Q. With HIPs long gone, do I really need to have an Energy Performance Certificate in order to sell my home, and if so, why?
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A. As you know, Energy Performance Certificates (EPCs) were originally brought in as part of the HIP, which the coalition Government ditched as soon as they came into power. However, the EPC was kept. Why? Well, mainly because they are required by EU law.
So, the current situation is that you or your agent must order an EPC before your home can be put on the market - unless it’s a park home, which are exempt, or unless there is already a valid EPC in existence for that property (they have a 10-year shelf life). The new certificate should be in place within 28 days, and must be made available to all prospective buyers, while the twin bar charts summarising your home’s energy efficiency and environmental impact must be displayed on all marketing materials.
I say “current situation,” because the regulations are expected to change again on 1st October. Originally scheduled for the 1st of this month but postponed at the last minute, these changes would significantly tighten the rules – for example, by requiring a 2-page extract of the full EPC to be attached to all property details.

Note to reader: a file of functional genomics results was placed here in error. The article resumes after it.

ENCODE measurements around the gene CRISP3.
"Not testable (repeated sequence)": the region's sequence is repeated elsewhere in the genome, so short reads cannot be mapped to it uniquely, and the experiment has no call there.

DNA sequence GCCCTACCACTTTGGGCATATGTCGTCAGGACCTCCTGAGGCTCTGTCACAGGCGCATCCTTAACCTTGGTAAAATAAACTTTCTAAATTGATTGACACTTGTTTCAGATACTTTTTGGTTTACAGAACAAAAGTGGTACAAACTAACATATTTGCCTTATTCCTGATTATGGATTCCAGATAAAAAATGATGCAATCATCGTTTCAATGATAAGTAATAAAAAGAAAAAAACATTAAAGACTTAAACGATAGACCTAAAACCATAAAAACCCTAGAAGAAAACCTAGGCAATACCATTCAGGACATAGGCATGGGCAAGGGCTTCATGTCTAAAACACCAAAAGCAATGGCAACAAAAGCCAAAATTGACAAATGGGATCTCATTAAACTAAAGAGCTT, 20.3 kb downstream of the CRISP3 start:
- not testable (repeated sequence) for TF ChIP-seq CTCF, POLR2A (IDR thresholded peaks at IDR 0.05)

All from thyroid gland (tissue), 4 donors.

The official line is that EPCs are A Good Thing, because they give buyers and sellers lots of information about the energy efficiency of individual properties, plus advice on how that efficiency can be improved. But just how useful all that information is in practice is rather more open to question – not least because, according to most estate agents, hardly any buyers bother to look at it! Nor, apparently, is there much evidence so far that buyers are turning down properties they like, in areas where they want to live, and at prices they can afford, simply because they have a “G” energy rating instead of a “D.”
Of course, all this may well change, given time. After all, if you were buying, and you had a choice between 2 more or less identical properties - except that one costs £1000 to heat, and the other £500 – then this certainly ought to affect your purchase.
Nevertheless, all this is rather academic, because the plain fact - as I said at the start – is that EPCs are required by law.